Digging past positioning: Hydration, sleep, and sharp instruments influence ergonomic health too

 

By Nicole Giesey, RDH, MSPTE

Good ergonomics has been a hot topic for all of us since the day we started dental hygiene school. Practicing good ergonomics daily will not only create a safe environment for you to work but will also keep you healthy in your everyday life. Excellent ergonomics is about more than positioning. It is a science that includes not only the hygienist but also the physical things that surround him or her. There are so many factors that contribute to excellent ergonomics. We will discuss three contributing factors that may not be considered in the typical daily practice of ergonomics.

First, let’s define exactly what the term means. Webster defines ergonomics as an applied science concerned with designing and arranging things people use so that the people and things interact most efficiently and safely.1 Besides positioning and posture, how can we reassess the fundamentals to ensure our bodies and our most valued instruments are ready for the tasks at hand? Here are a few important but undervalued things that might slip under the radar:

  • Proper hydration
  • Healthy sleep
  • Instrument sharpness

Yes, the scope of these three fundamentals is broad, but they can be easily and quickly manipulated to boost your ergonomics.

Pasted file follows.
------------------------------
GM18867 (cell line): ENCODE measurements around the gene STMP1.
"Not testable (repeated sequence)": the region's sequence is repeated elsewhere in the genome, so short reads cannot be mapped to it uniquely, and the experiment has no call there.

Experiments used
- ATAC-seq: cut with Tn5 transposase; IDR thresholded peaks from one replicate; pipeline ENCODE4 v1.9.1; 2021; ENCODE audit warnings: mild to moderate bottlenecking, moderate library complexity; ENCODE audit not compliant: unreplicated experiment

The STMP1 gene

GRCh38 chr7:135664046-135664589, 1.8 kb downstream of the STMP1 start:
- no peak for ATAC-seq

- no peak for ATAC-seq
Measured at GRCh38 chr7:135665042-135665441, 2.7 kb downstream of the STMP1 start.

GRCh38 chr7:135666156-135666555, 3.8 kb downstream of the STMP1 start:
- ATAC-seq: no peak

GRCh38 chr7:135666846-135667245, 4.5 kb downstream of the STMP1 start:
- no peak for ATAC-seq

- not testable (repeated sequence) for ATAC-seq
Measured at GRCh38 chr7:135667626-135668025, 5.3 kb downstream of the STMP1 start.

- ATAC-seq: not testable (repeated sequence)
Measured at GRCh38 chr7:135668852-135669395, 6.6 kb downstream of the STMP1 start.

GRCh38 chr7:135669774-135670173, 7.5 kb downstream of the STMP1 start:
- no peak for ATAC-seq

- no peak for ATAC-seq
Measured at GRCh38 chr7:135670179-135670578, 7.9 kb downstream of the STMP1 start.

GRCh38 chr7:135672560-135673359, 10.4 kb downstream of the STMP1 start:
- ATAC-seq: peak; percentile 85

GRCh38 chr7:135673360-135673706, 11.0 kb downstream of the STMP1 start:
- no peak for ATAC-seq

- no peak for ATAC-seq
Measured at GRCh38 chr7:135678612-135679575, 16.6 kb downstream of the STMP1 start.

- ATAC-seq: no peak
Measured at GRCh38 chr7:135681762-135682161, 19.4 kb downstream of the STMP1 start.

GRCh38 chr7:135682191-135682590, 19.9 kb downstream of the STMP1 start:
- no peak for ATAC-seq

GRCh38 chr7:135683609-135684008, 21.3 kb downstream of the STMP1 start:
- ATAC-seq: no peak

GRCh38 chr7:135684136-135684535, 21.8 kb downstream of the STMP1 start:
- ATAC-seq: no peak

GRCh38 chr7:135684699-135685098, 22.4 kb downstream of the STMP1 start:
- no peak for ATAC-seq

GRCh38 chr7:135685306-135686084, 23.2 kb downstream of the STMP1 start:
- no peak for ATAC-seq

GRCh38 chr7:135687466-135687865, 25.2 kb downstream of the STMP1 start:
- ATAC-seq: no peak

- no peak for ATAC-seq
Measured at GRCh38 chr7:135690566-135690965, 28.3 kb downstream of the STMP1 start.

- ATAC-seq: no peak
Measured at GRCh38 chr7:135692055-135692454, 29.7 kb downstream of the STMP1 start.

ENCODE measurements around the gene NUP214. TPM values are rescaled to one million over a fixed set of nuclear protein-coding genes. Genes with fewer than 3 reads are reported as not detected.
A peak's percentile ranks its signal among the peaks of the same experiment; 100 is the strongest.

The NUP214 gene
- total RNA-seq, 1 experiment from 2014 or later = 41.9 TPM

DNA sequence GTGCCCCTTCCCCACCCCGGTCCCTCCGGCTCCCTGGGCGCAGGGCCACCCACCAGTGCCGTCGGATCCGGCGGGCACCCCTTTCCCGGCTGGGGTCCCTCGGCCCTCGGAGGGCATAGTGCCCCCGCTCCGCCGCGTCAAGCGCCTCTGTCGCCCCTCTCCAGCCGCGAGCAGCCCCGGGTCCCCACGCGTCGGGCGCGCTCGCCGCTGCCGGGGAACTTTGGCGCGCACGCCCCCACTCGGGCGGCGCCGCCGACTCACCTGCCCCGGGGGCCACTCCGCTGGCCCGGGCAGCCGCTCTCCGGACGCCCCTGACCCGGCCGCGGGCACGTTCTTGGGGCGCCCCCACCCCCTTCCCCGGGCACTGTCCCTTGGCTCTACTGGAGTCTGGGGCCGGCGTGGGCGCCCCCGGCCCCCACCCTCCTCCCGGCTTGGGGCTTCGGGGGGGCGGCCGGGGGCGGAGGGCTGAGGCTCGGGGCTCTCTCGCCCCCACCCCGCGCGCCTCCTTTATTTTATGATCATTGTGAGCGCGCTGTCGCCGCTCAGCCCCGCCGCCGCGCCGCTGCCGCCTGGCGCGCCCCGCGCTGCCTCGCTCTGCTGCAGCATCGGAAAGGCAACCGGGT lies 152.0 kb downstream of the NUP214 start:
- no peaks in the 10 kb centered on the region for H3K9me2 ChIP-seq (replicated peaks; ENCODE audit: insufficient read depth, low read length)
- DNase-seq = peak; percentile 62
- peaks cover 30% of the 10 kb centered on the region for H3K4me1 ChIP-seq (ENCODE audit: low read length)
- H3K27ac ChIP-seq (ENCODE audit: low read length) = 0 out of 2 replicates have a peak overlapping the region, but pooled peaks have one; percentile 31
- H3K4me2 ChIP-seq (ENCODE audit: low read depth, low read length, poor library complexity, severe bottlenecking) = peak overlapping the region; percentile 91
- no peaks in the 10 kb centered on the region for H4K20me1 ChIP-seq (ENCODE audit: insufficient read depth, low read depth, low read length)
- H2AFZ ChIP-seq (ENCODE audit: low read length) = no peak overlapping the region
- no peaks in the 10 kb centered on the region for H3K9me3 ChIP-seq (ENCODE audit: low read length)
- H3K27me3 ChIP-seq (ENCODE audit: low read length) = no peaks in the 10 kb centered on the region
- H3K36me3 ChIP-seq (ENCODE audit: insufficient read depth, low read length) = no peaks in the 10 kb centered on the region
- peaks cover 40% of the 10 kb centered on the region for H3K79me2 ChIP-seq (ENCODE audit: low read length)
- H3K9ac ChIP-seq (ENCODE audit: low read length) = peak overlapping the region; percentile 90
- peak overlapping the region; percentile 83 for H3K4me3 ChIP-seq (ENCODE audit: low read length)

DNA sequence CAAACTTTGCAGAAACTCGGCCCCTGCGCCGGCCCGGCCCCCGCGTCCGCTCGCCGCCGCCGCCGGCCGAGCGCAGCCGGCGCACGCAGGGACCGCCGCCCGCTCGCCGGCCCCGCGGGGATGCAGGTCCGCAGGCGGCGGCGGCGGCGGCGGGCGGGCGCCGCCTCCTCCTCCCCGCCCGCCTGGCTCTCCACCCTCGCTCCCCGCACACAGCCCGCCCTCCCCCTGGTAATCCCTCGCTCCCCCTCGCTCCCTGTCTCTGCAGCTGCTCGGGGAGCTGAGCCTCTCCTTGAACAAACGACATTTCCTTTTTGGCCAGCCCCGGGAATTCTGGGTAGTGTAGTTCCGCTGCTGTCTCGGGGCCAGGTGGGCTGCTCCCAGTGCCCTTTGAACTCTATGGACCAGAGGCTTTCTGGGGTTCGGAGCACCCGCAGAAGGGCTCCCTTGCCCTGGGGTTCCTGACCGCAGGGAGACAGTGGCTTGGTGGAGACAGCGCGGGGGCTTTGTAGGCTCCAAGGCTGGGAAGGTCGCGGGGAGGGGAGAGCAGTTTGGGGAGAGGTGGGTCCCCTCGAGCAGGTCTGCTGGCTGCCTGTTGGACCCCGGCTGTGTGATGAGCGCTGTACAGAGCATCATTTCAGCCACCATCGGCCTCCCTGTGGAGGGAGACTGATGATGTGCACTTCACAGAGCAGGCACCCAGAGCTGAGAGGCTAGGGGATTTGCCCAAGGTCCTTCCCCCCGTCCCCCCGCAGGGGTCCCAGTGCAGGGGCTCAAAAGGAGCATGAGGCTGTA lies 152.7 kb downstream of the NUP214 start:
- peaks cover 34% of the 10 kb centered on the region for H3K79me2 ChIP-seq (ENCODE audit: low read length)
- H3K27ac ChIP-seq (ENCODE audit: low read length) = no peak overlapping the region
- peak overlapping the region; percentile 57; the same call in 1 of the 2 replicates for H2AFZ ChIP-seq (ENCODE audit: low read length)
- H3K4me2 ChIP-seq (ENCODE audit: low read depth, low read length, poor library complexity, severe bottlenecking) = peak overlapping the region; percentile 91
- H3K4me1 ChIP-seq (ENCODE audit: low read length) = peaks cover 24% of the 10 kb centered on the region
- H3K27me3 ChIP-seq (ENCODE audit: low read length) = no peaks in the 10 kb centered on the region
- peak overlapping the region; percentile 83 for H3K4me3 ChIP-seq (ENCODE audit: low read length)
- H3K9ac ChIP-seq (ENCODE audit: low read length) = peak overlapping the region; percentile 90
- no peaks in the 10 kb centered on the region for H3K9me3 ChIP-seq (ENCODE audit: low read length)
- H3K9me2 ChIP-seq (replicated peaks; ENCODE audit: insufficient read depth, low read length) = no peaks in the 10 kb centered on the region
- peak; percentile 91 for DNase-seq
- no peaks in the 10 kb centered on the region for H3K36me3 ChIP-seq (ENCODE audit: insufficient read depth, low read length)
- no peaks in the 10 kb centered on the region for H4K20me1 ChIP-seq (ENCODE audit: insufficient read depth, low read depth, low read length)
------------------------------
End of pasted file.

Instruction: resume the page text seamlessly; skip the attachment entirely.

Ergonomics can be broken into two parts. The two main ingredients are the person and the things he or she uses. Now that it is broken into two, let’s relate the science of ergonomics to our practice of dental hygiene. Dental hygienists are so unique. We are the most amazing multitaskers: we make schedules, please people, scale, polish, practice infection control, take medical histories, assess patients, produce – it is no wonder while wearing all of these hats we forget about the most important person in the equation: ourselves. One easy task we can start is to be sure we stay properly hydrated. How does this relate to ergonomics? Dehydration, which is so easy to achieve throughout our busy days, hugely affects ergonomics.

Chronic dehydration

Dehydration can lead to bad moods, low energy, bad breath, headaches, dry skin, dark urine, sugar cravings, and muscle cramping, according to the Mayo Clinic.2 In order to stay hydrated, the Mayo Clinic recommends nine cups of fluid a day for women and 13 cups of fluid a day for men.2

So, how does this play a role in ergonomics? Proper hydration will ensure you are energized, alert, and not distracted by headaches and muscle aches. Our job is so physical. Having muscle aches while maintaining proper posture makes it all the more difficult. Not being able to focus properly can put you and your patient at risk during scaling and medical history review. Low energy can lead to slumped positioning, which in turn will contribute to muscle aches and back aches. If this is a chronic habit, it may cut your practicing days down over time. Some problems, like this one, can be easily fixed.

Of course this is not the case for everything,…

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